Sometimes you just know. And what I knew is that you would be special.
So I felt compelled to come up with a unique name for you, a new arrangement of letters the world had never heard. And I did. I can still recall sitting at a red light in a little Midwestern town on a gray day when your name first popped into my head and tumbled out of my mouth. “Bari” I spoke, it was perfect.
I was a young man then. And I was sure of everything, especially how to parent. It would be easy I thought.
Discipline hard and love harder.
Avoid the mistakes of my parents. Simple.
I hold so many beautiful memories from your childhood. Too many days to count were spent on the lake, laughing and splashing and making memories.
We have our special places too. The dam comes to mind first as I hope it does for you. I spent countless hours swimming there as a child and then I had the privilege of introducing you to its magic. Remember how we called it the “darn”, in a silly effort to avoid an accidental curse? I still chuckle at our old saying, “You can swim at the darn dam, but not the damn darn.”
There are days now when I sit and allow memories to drift through my mind like summer clouds over our dam. Images of you holding your little kittens in your little arms, playing school with the overhead projector I brought from school for the weekend, teaching you to ride your new bike, watching Barney and Big Comfy Couch together, hiking in Hawaii, camping in a tent full of water, all of these fill my heart.
Remember our five-day backcountry hike? Five days in the wilderness, just the two of us. I cherish every minute of it. Even the ascent up the giant hill on day five.
I remember how absolutely excited you were to begin school, and how sad you were after your first day of kindergarten. I asked what was wrong and you said through tears, “I hate my name.” I asked why. You said, “Because it’s a food and the kids called me blueberry and strawberry and blackberry.” It broke my heart. And we read “Chrysanthemum” by Kevin Henkes, and regained our strength together.
We have our dark skies too, the storm clouds have gathered from time to time. I cringe at the times I was too harsh with you. The times I caused you to cry bring me deep regret. Believe me, I wish I could go back and talk a little sense to the younger me. I would tell him to ease up a bit, be patient, to be gentle. I would tell him to grab you and hug you in the midst of a fight. I would make him show empathy when your cat died. I would make him call your teacher when she said you were terrible at cutting with a scissors.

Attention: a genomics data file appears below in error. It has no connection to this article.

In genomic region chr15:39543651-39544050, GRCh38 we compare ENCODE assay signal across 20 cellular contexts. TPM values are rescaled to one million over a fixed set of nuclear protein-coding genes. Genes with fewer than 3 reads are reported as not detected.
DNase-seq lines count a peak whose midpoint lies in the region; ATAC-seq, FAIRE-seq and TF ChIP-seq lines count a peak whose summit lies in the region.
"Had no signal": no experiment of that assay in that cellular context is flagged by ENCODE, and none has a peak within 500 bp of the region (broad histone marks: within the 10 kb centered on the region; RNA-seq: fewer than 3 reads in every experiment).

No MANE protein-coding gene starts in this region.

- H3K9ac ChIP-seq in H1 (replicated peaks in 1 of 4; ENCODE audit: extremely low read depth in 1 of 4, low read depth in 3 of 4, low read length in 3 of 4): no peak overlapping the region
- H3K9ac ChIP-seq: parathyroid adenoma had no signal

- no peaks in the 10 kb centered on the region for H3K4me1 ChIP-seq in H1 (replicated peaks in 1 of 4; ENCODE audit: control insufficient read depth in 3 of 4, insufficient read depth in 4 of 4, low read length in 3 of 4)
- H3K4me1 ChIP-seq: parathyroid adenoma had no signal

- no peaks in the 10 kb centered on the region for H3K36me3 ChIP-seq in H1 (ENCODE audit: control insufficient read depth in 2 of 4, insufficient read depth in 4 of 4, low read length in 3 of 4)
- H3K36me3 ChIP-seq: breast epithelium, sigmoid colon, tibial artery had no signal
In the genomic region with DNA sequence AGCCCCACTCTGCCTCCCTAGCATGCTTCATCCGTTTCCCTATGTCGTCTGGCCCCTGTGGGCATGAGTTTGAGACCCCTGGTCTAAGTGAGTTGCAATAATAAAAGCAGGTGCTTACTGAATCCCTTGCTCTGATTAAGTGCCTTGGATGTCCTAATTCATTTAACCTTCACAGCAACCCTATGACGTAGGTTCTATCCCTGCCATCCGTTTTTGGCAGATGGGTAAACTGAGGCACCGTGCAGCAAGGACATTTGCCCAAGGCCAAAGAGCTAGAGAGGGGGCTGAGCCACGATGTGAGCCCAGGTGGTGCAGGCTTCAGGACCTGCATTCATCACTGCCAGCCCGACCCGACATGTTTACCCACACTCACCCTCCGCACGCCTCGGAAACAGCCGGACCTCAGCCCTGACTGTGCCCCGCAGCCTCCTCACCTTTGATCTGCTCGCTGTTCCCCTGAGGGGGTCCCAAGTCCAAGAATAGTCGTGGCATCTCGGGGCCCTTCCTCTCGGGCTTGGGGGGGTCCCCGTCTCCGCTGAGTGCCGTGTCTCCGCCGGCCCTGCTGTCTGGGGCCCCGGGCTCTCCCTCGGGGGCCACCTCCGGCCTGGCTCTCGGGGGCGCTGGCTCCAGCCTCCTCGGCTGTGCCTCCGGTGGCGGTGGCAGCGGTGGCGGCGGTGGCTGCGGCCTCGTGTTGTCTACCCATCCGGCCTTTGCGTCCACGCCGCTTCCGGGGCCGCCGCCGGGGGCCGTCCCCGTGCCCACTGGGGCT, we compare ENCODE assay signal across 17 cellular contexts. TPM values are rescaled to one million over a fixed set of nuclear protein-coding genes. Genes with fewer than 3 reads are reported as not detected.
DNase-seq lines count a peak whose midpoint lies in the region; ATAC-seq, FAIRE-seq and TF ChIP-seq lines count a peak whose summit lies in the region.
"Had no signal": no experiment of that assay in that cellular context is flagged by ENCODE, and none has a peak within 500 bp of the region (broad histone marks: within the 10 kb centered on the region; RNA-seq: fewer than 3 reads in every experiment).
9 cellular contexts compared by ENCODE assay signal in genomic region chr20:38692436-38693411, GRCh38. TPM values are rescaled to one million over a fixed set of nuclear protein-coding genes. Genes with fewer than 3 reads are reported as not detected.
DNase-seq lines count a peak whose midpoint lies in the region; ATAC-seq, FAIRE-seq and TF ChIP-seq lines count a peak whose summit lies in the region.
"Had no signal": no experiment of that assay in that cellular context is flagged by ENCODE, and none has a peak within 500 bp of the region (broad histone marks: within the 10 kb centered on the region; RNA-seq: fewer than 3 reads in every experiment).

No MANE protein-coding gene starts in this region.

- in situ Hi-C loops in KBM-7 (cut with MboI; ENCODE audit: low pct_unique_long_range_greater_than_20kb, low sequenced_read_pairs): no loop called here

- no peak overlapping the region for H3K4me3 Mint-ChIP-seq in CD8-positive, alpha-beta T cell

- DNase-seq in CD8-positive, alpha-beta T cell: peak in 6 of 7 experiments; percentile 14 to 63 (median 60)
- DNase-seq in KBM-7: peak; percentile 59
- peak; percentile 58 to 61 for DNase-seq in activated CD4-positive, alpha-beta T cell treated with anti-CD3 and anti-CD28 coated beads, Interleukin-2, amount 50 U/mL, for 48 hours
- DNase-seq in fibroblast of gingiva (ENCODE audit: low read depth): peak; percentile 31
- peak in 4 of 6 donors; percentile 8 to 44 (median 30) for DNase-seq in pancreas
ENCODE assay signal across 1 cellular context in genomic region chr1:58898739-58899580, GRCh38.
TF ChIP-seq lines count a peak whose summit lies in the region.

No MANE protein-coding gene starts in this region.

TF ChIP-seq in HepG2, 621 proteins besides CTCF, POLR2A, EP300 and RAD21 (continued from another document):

Today, you are more precious than ever. I relish every conversation we have. When you confide in me I am honored. When you ask me for advice I am humbled. When you tell me your stories, I am on the edge of my seat.
Do you remember the night we ordered delivery pizza when you were twelve? It was from our favorite pizza place and it changed things. A plain map of Italy was printed on the cover of the box. And there on the east coast of the boot country, down by the heel, in big bold letters was the city of Bari. Your name! Now, here it was, a major Italian city, probably there for thousands of years.
Life is like your name. It is precious and worth fighting to protect. We proceed despite our misconceptions and adjust when they are revealed. Life will work hard to remove the shine from what matters most, it becomes our duty to protect against its corrosive tendencies.
Love and kindness and gentleness are worth the effort.
Embrace their beauty at the expense of dropping their antithesis; hate and selfishness and bitterness.
Twenty-one years of us, father and daughter, worth the effort.
And I am prouder than ever to call you my Bari.
Author: John Geers
Editor: Renée Picard
Photo: Steven Van Loy/Unsplash
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